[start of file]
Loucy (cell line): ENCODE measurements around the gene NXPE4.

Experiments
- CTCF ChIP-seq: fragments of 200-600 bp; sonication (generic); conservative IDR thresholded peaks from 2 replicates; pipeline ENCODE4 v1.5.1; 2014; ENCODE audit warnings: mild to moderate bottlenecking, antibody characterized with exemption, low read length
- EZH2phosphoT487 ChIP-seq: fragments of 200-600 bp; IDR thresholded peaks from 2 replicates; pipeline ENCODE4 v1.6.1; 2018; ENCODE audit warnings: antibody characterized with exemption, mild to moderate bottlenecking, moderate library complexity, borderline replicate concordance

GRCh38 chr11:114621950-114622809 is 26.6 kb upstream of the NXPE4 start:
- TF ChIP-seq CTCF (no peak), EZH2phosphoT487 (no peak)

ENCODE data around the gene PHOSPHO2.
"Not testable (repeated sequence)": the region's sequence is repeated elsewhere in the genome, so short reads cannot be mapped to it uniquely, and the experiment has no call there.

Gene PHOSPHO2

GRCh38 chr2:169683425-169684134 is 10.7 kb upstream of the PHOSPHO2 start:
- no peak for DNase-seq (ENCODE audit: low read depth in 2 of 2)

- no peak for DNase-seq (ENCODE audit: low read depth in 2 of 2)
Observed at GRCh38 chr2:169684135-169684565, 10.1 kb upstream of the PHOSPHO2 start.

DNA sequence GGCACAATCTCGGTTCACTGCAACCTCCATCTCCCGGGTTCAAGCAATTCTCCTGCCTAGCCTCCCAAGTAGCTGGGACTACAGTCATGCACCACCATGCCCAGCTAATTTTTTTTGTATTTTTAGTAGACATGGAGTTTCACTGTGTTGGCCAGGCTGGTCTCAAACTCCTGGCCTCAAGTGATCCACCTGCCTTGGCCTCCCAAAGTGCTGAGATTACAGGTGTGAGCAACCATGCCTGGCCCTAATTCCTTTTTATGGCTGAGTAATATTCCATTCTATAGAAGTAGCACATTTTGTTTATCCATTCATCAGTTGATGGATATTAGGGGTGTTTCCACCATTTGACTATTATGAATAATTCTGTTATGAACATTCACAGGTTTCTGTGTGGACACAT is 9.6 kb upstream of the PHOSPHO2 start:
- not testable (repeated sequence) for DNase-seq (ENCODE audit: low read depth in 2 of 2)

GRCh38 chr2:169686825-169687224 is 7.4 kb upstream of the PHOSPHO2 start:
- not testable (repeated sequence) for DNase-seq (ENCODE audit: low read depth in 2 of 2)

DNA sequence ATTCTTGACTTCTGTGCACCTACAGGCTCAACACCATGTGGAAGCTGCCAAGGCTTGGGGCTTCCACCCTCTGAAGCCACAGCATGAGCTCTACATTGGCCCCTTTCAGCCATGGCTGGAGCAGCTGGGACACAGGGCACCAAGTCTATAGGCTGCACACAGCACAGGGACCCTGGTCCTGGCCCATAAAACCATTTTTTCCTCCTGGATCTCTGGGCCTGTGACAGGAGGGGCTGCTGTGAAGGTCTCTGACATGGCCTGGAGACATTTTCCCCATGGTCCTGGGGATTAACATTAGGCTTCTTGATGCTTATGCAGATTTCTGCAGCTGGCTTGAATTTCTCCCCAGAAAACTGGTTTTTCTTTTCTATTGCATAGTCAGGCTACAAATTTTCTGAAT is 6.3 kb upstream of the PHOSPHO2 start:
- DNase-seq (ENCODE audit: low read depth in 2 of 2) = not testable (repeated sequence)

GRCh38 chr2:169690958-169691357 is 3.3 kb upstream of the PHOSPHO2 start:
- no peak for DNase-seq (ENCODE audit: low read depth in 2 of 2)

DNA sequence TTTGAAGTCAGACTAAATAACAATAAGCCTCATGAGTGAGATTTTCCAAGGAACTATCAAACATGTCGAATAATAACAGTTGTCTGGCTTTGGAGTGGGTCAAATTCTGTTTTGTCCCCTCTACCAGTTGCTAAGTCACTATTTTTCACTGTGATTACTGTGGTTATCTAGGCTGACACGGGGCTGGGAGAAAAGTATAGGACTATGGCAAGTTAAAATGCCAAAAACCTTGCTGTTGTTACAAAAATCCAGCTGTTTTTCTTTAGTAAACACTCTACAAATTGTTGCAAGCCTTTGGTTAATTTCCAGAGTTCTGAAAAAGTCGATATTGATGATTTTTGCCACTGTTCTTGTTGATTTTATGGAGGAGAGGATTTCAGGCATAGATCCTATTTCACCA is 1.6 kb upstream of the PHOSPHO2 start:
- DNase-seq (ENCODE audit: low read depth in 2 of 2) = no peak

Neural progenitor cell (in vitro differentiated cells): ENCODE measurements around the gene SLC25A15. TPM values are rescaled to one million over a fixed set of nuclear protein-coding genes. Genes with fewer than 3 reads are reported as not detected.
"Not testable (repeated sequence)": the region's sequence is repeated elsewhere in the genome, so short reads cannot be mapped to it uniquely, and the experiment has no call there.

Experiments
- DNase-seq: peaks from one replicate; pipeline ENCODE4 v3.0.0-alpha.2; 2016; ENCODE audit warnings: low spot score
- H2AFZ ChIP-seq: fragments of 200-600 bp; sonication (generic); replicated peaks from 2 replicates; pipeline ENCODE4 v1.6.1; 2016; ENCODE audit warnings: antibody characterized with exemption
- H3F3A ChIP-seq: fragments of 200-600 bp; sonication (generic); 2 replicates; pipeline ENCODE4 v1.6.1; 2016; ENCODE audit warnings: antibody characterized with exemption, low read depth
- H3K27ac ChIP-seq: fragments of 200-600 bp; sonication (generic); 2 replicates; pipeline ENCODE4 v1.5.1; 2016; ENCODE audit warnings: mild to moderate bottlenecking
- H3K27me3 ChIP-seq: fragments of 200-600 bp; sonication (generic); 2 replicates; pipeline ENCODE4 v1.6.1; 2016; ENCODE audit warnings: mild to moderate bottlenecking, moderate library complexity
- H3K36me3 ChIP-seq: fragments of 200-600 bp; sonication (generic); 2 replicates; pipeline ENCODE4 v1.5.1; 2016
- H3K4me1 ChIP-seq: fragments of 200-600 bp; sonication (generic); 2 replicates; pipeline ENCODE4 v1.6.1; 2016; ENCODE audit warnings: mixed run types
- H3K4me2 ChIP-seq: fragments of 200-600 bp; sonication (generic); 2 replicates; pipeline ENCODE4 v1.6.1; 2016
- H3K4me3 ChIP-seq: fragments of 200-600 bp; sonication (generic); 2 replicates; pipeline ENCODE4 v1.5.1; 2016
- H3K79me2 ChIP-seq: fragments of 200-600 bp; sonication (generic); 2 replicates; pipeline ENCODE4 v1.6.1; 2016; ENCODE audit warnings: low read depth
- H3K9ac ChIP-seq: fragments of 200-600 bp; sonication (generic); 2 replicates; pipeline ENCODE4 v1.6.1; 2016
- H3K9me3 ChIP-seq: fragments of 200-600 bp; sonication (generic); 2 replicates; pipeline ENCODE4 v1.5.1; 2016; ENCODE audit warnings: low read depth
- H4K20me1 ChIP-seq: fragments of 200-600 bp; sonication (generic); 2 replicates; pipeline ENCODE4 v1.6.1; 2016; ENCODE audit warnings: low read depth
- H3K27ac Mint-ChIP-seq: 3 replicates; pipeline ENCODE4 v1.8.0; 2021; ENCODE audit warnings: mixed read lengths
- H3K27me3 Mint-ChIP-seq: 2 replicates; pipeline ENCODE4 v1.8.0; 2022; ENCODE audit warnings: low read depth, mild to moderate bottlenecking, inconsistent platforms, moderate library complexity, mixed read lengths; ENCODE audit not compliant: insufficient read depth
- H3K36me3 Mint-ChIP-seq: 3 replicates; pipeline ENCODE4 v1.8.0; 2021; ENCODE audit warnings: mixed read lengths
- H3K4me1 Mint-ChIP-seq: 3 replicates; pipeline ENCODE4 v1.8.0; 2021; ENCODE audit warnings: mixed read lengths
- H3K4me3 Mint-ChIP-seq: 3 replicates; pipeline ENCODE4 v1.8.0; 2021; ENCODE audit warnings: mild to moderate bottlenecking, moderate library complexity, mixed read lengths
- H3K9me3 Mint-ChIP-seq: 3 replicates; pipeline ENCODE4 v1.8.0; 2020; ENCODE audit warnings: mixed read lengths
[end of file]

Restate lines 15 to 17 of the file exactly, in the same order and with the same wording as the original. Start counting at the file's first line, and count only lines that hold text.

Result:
- not testable (repeated sequence) for DNase-seq (ENCODE audit: low read depth in 2 of 2)

GRCh38 chr2:169686825-169687224 is 7.4 kb upstream of the PHOSPHO2 start:
- not testable (repeated sequence) for DNase-seq (ENCODE audit: low read depth in 2 of 2)